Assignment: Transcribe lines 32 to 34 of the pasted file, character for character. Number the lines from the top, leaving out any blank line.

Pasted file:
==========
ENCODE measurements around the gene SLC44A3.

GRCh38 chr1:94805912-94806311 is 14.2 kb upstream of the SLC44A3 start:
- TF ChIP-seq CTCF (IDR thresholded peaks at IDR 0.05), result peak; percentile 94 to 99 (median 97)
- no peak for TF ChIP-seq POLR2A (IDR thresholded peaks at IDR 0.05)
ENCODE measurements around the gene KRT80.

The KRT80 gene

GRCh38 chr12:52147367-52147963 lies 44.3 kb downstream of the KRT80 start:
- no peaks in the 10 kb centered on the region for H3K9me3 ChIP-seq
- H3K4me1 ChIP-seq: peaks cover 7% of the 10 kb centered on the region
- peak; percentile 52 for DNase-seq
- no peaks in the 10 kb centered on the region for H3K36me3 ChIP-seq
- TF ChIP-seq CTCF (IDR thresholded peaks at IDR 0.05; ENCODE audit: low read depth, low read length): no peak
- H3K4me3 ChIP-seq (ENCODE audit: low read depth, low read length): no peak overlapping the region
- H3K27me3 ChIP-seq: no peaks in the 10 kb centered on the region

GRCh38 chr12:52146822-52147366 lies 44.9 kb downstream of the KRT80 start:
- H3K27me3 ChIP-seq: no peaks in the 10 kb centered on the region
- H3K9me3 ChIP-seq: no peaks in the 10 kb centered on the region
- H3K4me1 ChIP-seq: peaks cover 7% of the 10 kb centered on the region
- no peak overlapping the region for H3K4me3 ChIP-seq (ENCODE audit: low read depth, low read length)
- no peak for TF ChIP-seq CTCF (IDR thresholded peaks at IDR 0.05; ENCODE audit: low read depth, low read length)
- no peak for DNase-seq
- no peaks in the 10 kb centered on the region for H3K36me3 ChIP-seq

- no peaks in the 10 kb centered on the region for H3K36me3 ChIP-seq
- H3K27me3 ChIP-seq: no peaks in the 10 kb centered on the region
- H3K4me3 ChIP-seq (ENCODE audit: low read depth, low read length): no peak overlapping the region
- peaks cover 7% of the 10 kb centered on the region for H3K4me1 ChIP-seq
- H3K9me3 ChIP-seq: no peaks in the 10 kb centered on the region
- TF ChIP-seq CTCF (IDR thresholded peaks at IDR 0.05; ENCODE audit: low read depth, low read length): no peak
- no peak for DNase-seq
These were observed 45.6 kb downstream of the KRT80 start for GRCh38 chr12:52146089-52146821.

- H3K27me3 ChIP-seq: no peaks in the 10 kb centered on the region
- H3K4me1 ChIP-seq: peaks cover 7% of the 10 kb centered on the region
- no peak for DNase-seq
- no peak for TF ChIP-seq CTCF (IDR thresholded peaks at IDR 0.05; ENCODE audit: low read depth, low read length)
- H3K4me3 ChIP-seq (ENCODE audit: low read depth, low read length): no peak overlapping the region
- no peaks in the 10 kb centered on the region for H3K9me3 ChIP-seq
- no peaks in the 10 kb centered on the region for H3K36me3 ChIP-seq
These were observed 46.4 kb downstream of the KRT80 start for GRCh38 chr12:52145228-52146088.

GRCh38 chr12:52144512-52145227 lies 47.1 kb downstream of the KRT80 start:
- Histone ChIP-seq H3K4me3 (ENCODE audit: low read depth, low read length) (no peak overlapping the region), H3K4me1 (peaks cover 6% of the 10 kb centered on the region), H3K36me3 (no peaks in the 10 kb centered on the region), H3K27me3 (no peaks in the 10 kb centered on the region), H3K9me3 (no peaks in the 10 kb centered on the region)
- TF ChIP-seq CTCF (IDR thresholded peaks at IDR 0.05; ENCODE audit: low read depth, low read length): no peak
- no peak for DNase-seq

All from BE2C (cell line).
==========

- H3K4me1 ChIP-seq: peaks cover 7% of the 10 kb centered on the region
- no peak for DNase-seq
- no peak for TF ChIP-seq CTCF (IDR thresholded peaks at IDR 0.05; ENCODE audit: low read depth, low read length)